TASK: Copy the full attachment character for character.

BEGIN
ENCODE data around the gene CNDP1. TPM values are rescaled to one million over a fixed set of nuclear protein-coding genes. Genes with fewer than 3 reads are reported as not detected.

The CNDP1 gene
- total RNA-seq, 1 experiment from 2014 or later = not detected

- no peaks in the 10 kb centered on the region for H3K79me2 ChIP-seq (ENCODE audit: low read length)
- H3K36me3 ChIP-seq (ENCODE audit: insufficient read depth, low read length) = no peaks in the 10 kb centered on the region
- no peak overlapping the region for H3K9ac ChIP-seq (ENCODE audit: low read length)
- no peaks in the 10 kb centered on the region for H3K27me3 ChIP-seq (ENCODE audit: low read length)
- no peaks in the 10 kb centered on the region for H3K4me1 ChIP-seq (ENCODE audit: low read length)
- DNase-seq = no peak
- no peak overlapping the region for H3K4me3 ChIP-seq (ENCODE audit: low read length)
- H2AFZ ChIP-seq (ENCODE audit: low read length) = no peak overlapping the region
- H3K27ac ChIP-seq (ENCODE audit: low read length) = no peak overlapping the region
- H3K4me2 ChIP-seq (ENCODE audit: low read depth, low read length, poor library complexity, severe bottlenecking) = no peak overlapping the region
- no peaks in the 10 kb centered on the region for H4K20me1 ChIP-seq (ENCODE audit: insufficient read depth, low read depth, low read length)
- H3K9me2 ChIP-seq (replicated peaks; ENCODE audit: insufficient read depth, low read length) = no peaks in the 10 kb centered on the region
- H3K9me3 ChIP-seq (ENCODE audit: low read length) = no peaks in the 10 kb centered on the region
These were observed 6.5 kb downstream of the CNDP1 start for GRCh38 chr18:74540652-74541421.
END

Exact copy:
ENCODE data around the gene CNDP1. TPM values are rescaled to one million over a fixed set of nuclear protein-coding genes. Genes with fewer than 3 reads are reported as not detected.

The CNDP1 gene
- total RNA-seq, 1 experiment from 2014 or later = not detected

- no peaks in the 10 kb centered on the region for H3K79me2 ChIP-seq (ENCODE audit: low read length)
- H3K36me3 ChIP-seq (ENCODE audit: insufficient read depth, low read length) = no peaks in the 10 kb centered on the region
- no peak overlapping the region for H3K9ac ChIP-seq (ENCODE audit: low read length)
- no peaks in the 10 kb centered on the region for H3K27me3 ChIP-seq (ENCODE audit: low read length)
- no peaks in the 10 kb centered on the region for H3K4me1 ChIP-seq (ENCODE audit: low read length)
- DNase-seq = no peak
- no peak overlapping the region for H3K4me3 ChIP-seq (ENCODE audit: low read length)
- H2AFZ ChIP-seq (ENCODE audit: low read length) = no peak overlapping the region
- H3K27ac ChIP-seq (ENCODE audit: low read length) = no peak overlapping the region
- H3K4me2 ChIP-seq (ENCODE audit: low read depth, low read length, poor library complexity, severe bottlenecking) = no peak overlapping the region
- no peaks in the 10 kb centered on the region for H4K20me1 ChIP-seq (ENCODE audit: insufficient read depth, low read depth, low read length)
- H3K9me2 ChIP-seq (replicated peaks; ENCODE audit: insufficient read depth, low read length) = no peaks in the 10 kb centered on the region
- H3K9me3 ChIP-seq (ENCODE audit: low read length) = no peaks in the 10 kb centered on the region
These were observed 6.5 kb downstream of the CNDP1 start for GRCh38 chr18:74540652-74541421.